Abstract [en]

    The study of organic molecular crystals under high pressure provides fundamental insight into crystal packing distortions and reveals mechanisms of phase transitions and the crystallization of polymorphs. These solid-state transformations can be monitored directly by analyzing electron charge densities that are experimentally obtained at high pressure. However, restricting the analysis to the featureless electron density does not reveal the chemical bonding nature and the existence of intermolecular interactions. This shortcoming can be resolved by the use of the DORI (density overlap region indicator) descriptor, which is capable of simultaneously detecting both covalent patterns and noncovalent interactions from electron density and its derivatives. Using the biscarbonyt[14]annulene crystal under pressure as an example, we demonstrate how DORI can be exploited on experimental electron densities to reveal and monitor changes in electronic structure patterns resulting from molecular compression. A novel approach based on a flood-fill-type algorithm is proposed for analyzing the topology of the DORI isosurface. This approach avoids the arbitrary selection of DORI isovalues and provides an intuitive way to assess how compression packing affects covalent bonding in organic solids.

  • 19.
    Wikfeldt, Kjartan Thor
    et al.
    Stockholm University, Faculty of Science, Department of Physics.
    Leetmaa, Mikael
    Stockholm University, Faculty of Science, Department of Physics.
    Mace, Amber
    Stockholm University, Faculty of Science, Department of Physics.
    Nilsson, Anders
    Stockholm University, Faculty of Science, Department of Physics.
    Pettersson, Lars G. M.
    Stockholm University, Faculty of Science, Department of Physics.
    Oxygen-oxygen correlations in liquid water: Addressing the discrepancy between diffraction and EXAFS using a novel multiple –data set fitting technique2010In: Journal of Chemical Physics, ISSN 0021-9606, E-ISSN 1089-7690, Vol. 132, no 10, article id 104513Article in journal (Refereed)
    Abstract [en]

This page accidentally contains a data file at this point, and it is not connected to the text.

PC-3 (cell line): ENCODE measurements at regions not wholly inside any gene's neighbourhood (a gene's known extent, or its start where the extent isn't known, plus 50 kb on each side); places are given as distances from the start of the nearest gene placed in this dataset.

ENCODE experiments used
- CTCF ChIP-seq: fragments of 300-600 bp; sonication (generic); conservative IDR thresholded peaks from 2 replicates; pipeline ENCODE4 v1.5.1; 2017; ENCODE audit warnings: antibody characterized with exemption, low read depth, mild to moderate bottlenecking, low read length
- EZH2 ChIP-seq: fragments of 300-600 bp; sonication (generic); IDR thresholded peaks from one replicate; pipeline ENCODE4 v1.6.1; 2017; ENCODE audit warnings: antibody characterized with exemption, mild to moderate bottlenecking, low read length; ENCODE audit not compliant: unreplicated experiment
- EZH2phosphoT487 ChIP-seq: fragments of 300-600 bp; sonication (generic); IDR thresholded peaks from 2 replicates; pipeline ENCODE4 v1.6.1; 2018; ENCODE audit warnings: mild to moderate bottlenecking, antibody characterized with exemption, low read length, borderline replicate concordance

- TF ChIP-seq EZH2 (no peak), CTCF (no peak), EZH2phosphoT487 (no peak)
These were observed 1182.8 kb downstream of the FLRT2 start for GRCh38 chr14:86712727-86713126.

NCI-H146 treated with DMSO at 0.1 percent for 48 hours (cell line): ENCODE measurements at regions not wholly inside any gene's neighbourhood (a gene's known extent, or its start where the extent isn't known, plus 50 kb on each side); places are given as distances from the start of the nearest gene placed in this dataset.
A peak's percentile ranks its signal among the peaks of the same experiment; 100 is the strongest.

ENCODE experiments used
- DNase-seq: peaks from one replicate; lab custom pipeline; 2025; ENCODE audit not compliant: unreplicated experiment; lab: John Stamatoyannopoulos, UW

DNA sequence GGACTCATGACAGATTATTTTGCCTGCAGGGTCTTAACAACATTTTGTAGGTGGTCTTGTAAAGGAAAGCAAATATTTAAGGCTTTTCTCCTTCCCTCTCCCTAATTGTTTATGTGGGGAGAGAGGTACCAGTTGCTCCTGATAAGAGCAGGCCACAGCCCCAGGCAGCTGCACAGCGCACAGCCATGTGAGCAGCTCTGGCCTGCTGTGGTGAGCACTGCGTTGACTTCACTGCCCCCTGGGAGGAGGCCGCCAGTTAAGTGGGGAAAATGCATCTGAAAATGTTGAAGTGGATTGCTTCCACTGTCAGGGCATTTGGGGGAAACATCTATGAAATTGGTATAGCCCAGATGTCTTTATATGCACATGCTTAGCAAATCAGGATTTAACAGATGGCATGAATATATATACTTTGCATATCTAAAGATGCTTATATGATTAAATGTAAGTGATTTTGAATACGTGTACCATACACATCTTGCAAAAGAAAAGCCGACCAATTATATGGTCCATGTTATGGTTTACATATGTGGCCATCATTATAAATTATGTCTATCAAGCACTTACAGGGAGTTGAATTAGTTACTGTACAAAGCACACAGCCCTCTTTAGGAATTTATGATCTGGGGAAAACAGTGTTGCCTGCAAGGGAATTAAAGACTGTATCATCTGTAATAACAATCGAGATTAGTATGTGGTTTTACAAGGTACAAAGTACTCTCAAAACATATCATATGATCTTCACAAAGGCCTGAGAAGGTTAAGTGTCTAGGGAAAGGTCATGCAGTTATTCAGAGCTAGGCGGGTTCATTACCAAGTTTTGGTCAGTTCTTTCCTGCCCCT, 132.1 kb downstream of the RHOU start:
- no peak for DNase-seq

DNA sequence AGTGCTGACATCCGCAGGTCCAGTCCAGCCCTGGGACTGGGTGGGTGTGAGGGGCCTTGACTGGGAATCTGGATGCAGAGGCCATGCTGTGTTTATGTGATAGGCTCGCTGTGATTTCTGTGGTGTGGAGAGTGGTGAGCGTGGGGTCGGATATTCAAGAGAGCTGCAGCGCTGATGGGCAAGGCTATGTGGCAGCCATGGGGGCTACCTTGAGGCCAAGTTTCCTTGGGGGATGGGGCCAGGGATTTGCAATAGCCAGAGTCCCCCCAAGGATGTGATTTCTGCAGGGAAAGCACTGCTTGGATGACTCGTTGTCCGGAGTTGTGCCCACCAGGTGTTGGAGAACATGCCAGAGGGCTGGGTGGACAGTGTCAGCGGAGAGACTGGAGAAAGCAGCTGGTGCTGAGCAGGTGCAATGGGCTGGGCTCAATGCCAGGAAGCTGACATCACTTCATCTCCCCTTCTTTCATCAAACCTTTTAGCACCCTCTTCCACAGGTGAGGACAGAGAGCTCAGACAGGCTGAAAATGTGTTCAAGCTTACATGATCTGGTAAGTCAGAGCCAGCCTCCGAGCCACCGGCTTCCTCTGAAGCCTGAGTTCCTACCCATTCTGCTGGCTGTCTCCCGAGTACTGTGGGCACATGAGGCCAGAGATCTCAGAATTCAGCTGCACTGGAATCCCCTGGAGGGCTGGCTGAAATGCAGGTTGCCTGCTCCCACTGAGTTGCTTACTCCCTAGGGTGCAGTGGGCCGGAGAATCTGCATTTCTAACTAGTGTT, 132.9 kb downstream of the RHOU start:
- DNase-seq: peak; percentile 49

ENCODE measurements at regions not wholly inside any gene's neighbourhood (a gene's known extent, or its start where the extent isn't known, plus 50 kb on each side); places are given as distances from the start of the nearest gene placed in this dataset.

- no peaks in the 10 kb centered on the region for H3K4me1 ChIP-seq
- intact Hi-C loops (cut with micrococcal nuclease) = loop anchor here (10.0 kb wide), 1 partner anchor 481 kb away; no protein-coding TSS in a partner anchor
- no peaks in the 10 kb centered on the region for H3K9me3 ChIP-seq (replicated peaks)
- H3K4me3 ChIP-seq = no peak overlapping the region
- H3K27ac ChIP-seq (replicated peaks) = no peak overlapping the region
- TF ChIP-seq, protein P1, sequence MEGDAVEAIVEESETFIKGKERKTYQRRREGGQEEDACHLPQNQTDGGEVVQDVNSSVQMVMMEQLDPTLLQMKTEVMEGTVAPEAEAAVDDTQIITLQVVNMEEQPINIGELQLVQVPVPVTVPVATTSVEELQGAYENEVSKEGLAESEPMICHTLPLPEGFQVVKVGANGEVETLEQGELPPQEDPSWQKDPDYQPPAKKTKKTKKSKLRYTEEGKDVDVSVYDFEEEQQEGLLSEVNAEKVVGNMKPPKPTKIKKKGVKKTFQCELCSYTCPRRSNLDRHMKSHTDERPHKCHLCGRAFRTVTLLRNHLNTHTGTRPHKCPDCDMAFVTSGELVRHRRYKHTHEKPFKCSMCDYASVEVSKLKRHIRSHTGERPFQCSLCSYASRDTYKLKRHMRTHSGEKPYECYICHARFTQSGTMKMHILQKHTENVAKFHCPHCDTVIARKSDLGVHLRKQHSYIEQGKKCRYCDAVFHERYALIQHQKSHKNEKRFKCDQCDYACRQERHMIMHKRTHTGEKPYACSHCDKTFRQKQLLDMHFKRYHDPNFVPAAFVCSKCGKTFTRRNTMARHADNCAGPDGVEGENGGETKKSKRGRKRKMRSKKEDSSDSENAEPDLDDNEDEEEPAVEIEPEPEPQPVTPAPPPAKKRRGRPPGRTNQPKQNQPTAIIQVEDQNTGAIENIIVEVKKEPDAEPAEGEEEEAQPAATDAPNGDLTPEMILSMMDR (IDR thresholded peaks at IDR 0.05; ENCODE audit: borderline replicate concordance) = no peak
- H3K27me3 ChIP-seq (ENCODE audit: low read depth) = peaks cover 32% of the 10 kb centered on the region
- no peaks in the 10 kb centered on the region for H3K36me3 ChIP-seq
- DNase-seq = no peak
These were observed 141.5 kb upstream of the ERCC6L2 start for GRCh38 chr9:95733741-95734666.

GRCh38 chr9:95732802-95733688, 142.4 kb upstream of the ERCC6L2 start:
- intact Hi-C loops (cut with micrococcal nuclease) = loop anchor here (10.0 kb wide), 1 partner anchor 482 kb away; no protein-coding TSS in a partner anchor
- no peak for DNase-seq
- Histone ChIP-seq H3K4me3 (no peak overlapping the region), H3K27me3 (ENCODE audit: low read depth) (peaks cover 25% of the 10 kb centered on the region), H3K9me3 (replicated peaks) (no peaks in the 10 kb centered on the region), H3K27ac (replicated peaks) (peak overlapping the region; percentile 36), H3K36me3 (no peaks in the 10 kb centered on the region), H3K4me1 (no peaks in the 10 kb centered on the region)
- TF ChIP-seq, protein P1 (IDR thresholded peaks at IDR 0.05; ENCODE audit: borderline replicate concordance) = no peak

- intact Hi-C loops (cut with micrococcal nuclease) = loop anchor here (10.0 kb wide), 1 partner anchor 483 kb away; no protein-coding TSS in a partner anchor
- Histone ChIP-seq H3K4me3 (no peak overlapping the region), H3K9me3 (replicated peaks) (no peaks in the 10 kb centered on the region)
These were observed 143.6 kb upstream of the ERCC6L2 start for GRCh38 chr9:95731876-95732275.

The first peak of the oxygen-oxygen pair-correlation function (O-O PCF) is a critical measure of the first coordination shell distances in liquid water. Recently, a discrepancy has been uncovered between diffraction and extended x-ray absorption fine-structure (EXAFS) regarding the height and position of this peak, where EXAFS gives a considerably more well-defined peak at a shorter distance compared with diffraction results. This discrepancy is here investigated through a new multiple data set structure modeling technique, SpecSwap-RMC, based on the reverse Monte Carlo (RMC) method. Fitting simultaneously to both EXAFS and a diffraction-based O-O PCF shows that, even though the reported EXAFS results disagree with diffraction, the two techniques can be reconciled by taking into account a strong contribution from the focusing effect originating from nearly linear hydrogen bonds. This many-body contribution, which is usually neglected in RMC modeling of EXAFS data, is included in the fits by precomputing and storing EXAFS signals from real-space multiple-scattering calculations on a large number of unique water clusters. On the other hand, fitting also the O-O PCF from diffraction is seen to enhance the amount of structural disorder in the joint fit. Thus, both nearly linear hydrogen bonds and local structural disorder are important to reproduce diffraction and EXAFS simultaneously. This work also illustrates a few of many possible uses of the SpecSwap-RMC method in modeling disordered materials, particularly for fitting computationally demanding techniques and combining multiple data sets.